“It is interesting to contemplate a tangled bank, clothed with many plants of many kinds, with birds singing on the bushes, with various insects flitting about, and with worms crawling through the damp earth, and to reflect that these elaborately constructed forms, so different from each other, and dependent upon each other in so complex a manner, have all been produced by laws acting around us. . .” ~ Charles Darwin You meet the best folk when you rise early. Advertisements
Hey, all. I’m typing this on the terrace of one of my favourite weekend haunts, Cafe 7gram in Yulha, 20 minutes’ walk from home. It’s late afternoon on Korean Memorial Day and I spent the day in my patented weekend Goat-walking style. Let me tell you how I get the mileage and some photography in during the merciless heat and light of almost-Summer.
Around the middle of last week we got some decent rain, and Daecheong Creek, down here in Jangyu where it widens and levels out after its carefree tumble down the gullies of Bulmo-San, roared with an uncharacteristic wildness.
Just before I split from bustling Haeundae Beach (barely a minute after arriving), an older guy approached, asked if I was a photographer, smiled with compassion worthy of the Buddha himself when I confessed my true calling, and proceeded to list all the other westerners he’d befriended. Then he commenced a detailed discourse on the history of Yonggung Temple.
Did you ever have one of those jobs where entering the office some mornings was like sailing a cursed clipper ship into a fog of doom? Actually, just about every job I’ve ever had has been like that.
Back to Japan this post, folks: freezing Hokkaido and the beginning of my ill-fated and immediately disastrous attempt to walk the length of Japan from top to bottom in 2008 (my friend Chris was down in the tropical south, walking north).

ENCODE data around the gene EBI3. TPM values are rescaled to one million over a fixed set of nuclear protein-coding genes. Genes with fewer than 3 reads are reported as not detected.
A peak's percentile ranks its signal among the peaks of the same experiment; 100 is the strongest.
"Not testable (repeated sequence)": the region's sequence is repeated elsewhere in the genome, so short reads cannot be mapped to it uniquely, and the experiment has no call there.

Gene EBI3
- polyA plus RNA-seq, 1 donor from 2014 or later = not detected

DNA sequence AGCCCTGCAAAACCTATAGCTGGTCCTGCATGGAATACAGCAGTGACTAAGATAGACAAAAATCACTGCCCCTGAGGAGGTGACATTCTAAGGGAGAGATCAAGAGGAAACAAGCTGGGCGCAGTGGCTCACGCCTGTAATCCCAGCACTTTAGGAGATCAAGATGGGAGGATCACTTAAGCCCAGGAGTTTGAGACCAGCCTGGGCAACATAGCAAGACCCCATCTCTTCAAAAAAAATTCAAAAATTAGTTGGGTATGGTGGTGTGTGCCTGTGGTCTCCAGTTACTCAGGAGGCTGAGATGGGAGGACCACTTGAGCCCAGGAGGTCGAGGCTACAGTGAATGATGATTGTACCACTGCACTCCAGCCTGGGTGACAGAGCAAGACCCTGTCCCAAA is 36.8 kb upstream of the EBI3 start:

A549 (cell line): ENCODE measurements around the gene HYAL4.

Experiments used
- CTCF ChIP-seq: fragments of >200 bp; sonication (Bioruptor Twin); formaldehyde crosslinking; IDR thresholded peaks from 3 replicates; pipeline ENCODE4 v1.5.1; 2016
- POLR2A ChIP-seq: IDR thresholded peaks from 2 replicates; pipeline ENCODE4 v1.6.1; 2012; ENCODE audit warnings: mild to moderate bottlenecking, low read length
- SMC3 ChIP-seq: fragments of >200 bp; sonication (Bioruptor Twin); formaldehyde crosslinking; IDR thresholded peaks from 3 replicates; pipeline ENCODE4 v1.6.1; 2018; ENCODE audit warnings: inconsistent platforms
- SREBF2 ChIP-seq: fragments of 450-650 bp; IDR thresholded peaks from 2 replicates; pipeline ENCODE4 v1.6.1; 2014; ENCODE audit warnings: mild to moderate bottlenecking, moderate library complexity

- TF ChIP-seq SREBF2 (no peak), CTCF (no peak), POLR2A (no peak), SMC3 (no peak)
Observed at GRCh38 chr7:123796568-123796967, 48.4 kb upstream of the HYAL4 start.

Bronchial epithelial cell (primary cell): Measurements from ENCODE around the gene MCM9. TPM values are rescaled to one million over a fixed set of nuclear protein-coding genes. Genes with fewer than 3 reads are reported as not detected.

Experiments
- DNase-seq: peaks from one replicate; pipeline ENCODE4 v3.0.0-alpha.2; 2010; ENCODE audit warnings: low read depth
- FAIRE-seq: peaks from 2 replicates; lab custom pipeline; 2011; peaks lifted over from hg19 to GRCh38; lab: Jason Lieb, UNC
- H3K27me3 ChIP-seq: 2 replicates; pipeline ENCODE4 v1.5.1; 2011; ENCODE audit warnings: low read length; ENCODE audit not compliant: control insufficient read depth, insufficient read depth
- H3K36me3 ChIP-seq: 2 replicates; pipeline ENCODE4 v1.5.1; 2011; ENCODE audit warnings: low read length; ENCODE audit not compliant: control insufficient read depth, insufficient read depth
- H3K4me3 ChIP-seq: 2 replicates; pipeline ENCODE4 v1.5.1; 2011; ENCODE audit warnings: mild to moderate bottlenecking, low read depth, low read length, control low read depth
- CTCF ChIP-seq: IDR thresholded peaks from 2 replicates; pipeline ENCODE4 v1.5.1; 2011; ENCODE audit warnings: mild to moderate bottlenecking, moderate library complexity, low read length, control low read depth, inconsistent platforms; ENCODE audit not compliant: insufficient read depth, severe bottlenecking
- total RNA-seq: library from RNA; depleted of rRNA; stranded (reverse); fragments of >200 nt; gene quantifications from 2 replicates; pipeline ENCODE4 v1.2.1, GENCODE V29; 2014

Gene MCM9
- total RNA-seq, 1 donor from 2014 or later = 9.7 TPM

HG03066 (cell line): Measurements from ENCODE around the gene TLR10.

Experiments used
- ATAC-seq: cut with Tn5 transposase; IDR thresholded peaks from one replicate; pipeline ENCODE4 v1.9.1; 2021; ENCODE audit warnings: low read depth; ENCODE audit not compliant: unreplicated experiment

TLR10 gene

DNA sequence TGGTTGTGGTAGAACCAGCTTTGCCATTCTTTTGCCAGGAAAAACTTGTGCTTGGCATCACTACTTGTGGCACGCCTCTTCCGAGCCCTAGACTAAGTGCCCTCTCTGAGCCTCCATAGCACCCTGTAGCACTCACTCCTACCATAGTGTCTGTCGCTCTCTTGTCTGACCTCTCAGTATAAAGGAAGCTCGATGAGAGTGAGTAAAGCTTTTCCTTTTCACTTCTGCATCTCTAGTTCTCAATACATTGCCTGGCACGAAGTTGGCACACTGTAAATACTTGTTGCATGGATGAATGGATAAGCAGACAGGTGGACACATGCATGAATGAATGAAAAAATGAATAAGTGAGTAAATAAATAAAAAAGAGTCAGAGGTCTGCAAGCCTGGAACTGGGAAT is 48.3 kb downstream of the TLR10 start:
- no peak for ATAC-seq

I wouldn’t want to be born a dog in Korea. After sixteen months in the country and with at least a thousand miles on foot behind me, I’ve seen and been yapped at by enough mutts to conclude that you can broadly segregate them into three groups.
Hey, all. Just to show that there’s more to the mean streets of Jangyu than the trash and decay I highlighted in the last post, I thought I’d balance things out today with a bit of urban beauty. This is the first of my Scenes from a Stroll to feature more than one picture, but I think this lot work together as a series. And to tell the truth, I couldn’t bear to break up the set!
Their roofs, doors, windows and other useful parts were cannibalised long ago. Only their cinder-block-and-concrete shells remain, and perhaps the faded cheer of their pastel overcoats. Spring seedlings advance to their rubble-littered edges…
A few minutes’ walk from my place, the frisky ponies frolicking down Daecheong Creek that I described in the last post are corralled in concrete, broken in and tamed into prancing show ponies. The Daecheong from that point is a sad and languid canal that slumps obediently towards the ocean near Busan, its sides and banks liberally strewn with trash, its momentum disrupted with spillovers and channels and detours through pipes. Hard to believe it’s the same waterway.
“God damn it!” I was taking a hard-earned morning nap in the storeroom next to my Fortress of Solitude when that godawful bell ruined everything, announcing the conclusion of the day’s midterm exams. 12:15. I slumped grumpily to the window and watched the students escaping, free for the rest of their Friday. My Friday was free only of classes. I still had to turn up, to sit in the empty room with its broken computer for eight hours. I had seen no other teachers all morning. I flicked through a book — one of those paper ones they used to make last century — and stared out the window, itching for my own escape.